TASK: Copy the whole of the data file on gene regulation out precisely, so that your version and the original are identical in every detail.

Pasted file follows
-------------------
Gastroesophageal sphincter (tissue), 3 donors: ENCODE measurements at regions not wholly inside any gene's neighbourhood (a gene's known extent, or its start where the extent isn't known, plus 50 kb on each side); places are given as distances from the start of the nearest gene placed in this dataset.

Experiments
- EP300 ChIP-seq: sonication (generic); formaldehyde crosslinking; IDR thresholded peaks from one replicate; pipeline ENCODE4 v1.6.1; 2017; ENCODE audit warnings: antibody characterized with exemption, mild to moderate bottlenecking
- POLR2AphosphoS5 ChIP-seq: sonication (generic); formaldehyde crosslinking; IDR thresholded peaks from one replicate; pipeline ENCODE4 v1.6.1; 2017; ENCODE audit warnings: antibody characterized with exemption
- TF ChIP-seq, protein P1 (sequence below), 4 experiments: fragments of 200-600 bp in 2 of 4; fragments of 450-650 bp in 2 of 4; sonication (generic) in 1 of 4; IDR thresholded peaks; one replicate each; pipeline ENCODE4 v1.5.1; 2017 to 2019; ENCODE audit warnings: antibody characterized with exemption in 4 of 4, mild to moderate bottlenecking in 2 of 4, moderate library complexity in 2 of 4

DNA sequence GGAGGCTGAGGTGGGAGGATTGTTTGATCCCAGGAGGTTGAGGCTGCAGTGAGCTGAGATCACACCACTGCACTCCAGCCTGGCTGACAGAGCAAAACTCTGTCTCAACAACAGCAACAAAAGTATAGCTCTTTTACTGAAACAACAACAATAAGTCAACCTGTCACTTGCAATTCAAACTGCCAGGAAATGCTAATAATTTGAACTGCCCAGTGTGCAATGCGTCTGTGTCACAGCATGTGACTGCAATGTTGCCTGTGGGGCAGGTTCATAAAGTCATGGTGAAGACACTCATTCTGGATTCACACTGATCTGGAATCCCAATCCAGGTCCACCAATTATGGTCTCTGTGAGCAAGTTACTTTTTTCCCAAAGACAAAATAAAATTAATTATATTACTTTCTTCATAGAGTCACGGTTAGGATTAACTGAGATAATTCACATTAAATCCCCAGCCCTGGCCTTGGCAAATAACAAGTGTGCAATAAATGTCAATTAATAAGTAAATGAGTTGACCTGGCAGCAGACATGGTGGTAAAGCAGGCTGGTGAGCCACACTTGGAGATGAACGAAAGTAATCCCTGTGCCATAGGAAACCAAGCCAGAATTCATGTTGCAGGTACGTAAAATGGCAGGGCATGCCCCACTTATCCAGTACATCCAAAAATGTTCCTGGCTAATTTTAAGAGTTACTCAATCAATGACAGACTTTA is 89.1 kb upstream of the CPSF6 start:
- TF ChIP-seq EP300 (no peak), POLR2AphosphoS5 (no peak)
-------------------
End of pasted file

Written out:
Gastroesophageal sphincter (tissue), 3 donors: ENCODE measurements at regions not wholly inside any gene's neighbourhood (a gene's known extent, or its start where the extent isn't known, plus 50 kb on each side); places are given as distances from the start of the nearest gene placed in this dataset.

Experiments
- EP300 ChIP-seq: sonication (generic); formaldehyde crosslinking; IDR thresholded peaks from one replicate; pipeline ENCODE4 v1.6.1; 2017; ENCODE audit warnings: antibody characterized with exemption, mild to moderate bottlenecking
- POLR2AphosphoS5 ChIP-seq: sonication (generic); formaldehyde crosslinking; IDR thresholded peaks from one replicate; pipeline ENCODE4 v1.6.1; 2017; ENCODE audit warnings: antibody characterized with exemption
- TF ChIP-seq, protein P1 (sequence below), 4 experiments: fragments of 200-600 bp in 2 of 4; fragments of 450-650 bp in 2 of 4; sonication (generic) in 1 of 4; IDR thresholded peaks; one replicate each; pipeline ENCODE4 v1.5.1; 2017 to 2019; ENCODE audit warnings: antibody characterized with exemption in 4 of 4, mild to moderate bottlenecking in 2 of 4, moderate library complexity in 2 of 4

DNA sequence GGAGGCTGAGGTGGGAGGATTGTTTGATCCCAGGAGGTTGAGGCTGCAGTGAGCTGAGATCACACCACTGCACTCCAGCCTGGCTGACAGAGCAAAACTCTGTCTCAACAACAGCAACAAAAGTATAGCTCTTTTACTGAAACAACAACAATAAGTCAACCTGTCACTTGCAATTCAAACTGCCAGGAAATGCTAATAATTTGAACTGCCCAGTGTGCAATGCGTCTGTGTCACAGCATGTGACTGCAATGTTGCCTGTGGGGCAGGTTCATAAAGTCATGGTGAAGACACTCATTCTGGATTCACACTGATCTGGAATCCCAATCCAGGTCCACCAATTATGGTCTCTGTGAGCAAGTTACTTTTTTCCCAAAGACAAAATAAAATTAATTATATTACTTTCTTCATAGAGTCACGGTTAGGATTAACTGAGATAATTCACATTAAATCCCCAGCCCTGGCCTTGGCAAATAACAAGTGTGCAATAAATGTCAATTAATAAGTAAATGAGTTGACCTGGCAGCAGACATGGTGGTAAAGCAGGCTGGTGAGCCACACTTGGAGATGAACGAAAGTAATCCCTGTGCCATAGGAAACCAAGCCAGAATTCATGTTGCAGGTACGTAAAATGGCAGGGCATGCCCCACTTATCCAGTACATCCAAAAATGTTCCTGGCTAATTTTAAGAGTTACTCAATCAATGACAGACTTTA is 89.1 kb upstream of the CPSF6 start:
- TF ChIP-seq EP300 (no peak), POLR2AphosphoS5 (no peak)